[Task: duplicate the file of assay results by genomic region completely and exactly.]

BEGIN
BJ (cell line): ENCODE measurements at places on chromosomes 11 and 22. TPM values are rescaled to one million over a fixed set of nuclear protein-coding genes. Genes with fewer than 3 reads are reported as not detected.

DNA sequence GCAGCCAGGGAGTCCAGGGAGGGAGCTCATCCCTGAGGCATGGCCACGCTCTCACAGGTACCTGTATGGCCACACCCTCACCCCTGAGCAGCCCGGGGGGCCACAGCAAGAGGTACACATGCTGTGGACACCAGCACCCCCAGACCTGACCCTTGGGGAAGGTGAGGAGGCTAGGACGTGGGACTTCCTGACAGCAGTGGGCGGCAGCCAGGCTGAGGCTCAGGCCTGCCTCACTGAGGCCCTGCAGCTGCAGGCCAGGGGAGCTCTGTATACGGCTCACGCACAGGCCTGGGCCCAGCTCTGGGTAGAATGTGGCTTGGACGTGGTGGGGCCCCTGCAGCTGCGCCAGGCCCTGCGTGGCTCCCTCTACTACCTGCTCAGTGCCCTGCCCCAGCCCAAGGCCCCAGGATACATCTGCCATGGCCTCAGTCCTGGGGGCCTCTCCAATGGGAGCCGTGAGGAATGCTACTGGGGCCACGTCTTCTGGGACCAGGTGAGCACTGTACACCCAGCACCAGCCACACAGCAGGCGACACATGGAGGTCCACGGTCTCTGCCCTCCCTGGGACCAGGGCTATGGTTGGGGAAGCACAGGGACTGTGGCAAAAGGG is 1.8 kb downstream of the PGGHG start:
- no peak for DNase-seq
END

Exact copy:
BJ (cell line): ENCODE measurements at places on chromosomes 11 and 22. TPM values are rescaled to one million over a fixed set of nuclear protein-coding genes. Genes with fewer than 3 reads are reported as not detected.

DNA sequence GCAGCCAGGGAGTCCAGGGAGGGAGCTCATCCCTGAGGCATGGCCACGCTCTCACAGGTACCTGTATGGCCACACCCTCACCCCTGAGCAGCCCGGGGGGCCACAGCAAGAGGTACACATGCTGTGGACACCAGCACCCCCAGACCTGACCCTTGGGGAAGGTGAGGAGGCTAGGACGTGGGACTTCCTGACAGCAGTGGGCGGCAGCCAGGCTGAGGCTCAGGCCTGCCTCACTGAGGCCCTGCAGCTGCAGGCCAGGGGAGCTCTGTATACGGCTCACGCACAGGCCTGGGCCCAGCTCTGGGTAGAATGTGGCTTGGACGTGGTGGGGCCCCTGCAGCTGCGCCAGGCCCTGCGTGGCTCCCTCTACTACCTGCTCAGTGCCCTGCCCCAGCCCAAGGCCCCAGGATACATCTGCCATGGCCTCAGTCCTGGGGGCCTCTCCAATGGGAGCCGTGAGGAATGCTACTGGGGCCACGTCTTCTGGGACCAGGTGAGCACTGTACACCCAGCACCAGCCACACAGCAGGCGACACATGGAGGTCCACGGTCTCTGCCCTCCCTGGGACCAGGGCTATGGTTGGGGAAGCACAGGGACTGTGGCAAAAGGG is 1.8 kb downstream of the PGGHG start:
- no peak for DNase-seq